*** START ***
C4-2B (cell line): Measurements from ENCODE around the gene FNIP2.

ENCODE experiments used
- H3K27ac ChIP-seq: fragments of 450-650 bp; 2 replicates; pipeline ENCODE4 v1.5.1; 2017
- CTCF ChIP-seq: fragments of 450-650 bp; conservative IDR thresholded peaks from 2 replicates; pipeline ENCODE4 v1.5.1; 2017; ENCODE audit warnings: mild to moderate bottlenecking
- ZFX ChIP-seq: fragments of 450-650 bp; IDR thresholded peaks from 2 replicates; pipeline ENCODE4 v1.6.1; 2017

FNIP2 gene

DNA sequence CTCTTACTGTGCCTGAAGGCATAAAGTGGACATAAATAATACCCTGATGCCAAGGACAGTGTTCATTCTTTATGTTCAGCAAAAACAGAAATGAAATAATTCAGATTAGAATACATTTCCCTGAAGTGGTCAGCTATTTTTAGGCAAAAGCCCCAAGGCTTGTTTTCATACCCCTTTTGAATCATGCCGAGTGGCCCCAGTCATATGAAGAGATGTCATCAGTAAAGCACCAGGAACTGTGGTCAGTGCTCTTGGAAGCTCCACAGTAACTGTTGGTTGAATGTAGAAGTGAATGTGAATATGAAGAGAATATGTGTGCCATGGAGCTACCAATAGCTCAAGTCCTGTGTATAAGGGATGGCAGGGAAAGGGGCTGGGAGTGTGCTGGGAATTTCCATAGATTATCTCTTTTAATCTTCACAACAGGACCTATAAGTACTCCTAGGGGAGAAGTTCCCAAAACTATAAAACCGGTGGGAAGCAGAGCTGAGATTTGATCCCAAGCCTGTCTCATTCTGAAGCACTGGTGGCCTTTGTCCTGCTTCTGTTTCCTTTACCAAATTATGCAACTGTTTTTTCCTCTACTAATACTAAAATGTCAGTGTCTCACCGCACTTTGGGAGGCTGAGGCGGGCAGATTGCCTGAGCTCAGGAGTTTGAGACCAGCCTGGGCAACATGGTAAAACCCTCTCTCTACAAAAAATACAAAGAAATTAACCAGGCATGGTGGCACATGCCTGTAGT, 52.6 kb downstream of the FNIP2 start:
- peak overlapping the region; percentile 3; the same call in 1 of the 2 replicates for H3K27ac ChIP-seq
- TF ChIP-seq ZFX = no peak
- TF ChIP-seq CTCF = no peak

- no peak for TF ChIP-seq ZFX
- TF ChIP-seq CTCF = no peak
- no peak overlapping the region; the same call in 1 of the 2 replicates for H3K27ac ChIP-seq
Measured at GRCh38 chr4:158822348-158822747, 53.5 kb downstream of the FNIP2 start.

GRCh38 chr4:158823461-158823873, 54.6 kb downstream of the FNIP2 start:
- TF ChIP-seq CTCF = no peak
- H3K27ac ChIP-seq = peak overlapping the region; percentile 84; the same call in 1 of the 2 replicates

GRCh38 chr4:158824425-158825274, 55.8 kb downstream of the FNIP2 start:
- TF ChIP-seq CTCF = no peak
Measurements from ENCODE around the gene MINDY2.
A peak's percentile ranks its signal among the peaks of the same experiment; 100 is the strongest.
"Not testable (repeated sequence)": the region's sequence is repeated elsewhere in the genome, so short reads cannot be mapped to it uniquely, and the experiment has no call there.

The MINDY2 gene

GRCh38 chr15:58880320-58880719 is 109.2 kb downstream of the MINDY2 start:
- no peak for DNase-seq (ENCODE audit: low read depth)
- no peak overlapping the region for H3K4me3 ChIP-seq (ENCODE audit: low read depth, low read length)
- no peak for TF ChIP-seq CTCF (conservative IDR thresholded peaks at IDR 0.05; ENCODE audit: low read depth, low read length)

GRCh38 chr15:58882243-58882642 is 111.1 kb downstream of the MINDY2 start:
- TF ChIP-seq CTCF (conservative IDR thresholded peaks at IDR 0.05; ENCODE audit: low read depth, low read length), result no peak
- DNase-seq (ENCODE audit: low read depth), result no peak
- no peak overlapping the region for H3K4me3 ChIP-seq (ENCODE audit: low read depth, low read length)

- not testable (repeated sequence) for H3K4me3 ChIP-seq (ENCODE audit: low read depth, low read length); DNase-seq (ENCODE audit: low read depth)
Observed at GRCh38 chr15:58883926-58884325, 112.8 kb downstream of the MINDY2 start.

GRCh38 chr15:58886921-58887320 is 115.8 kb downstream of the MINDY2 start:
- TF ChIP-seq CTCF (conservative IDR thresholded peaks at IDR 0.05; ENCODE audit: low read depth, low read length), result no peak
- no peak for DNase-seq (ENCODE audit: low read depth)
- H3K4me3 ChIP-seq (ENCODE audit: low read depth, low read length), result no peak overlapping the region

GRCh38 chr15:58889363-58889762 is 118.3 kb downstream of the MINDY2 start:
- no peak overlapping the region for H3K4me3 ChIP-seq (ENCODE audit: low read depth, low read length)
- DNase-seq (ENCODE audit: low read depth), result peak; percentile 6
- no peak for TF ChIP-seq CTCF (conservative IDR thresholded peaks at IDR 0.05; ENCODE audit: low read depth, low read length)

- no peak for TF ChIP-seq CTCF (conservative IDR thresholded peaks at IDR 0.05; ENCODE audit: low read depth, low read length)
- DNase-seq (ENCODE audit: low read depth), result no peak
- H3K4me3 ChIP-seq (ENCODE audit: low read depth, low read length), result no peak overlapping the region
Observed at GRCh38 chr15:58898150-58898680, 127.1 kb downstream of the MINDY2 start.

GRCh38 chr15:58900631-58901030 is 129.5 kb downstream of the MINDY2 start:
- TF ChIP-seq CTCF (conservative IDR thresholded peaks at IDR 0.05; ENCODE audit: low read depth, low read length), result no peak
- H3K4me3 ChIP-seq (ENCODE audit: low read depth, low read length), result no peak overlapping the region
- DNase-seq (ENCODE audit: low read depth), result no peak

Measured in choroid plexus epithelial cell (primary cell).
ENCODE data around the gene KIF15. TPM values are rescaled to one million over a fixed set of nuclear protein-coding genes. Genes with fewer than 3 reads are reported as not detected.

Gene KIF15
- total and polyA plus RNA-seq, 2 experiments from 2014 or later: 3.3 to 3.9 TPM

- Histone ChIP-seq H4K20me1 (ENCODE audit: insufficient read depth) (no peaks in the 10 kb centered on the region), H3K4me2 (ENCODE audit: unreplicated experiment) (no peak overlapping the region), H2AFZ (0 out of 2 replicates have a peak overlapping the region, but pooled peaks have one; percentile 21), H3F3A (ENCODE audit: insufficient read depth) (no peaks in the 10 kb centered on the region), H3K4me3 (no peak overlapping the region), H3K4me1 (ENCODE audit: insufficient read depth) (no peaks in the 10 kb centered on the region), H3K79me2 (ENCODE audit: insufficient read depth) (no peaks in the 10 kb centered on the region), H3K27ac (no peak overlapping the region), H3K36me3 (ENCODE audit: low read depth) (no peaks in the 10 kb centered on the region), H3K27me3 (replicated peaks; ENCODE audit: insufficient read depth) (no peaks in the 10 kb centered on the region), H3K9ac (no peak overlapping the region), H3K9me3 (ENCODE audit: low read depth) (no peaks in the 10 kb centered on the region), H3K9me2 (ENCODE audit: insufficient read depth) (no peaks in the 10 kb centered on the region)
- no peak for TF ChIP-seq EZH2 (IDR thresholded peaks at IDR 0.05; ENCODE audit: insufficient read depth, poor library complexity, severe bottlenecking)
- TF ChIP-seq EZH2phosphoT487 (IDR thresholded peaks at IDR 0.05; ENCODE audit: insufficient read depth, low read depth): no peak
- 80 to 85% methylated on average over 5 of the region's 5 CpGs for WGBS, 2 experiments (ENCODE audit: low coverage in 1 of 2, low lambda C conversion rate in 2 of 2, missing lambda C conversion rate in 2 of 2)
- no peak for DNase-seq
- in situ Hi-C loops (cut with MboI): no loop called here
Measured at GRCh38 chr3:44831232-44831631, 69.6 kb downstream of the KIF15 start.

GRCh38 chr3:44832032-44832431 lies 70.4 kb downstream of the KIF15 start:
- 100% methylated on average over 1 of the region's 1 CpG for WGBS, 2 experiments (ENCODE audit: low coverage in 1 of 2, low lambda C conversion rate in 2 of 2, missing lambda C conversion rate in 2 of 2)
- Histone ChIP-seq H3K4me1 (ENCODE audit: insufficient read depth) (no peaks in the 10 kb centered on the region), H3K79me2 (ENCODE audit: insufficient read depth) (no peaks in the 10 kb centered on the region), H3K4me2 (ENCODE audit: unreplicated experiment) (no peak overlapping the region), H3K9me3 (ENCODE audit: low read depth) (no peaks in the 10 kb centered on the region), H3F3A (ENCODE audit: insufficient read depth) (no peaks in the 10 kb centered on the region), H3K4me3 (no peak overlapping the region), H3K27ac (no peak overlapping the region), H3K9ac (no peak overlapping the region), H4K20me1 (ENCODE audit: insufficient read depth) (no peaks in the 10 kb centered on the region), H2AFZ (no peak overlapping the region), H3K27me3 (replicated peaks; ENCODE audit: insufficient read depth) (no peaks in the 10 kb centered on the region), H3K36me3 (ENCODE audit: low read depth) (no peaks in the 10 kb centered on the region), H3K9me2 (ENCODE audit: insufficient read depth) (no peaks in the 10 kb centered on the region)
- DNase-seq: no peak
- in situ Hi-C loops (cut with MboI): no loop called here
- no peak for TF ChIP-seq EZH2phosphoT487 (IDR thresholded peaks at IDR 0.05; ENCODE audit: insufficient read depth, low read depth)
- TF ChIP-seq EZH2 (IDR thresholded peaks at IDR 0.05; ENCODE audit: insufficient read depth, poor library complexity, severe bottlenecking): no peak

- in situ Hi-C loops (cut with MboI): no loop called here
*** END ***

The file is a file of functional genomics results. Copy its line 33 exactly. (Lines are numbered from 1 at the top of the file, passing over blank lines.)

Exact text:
Observed at GRCh38 chr15:58883926-58884325, 112.8 kb downstream of the MINDY2 start.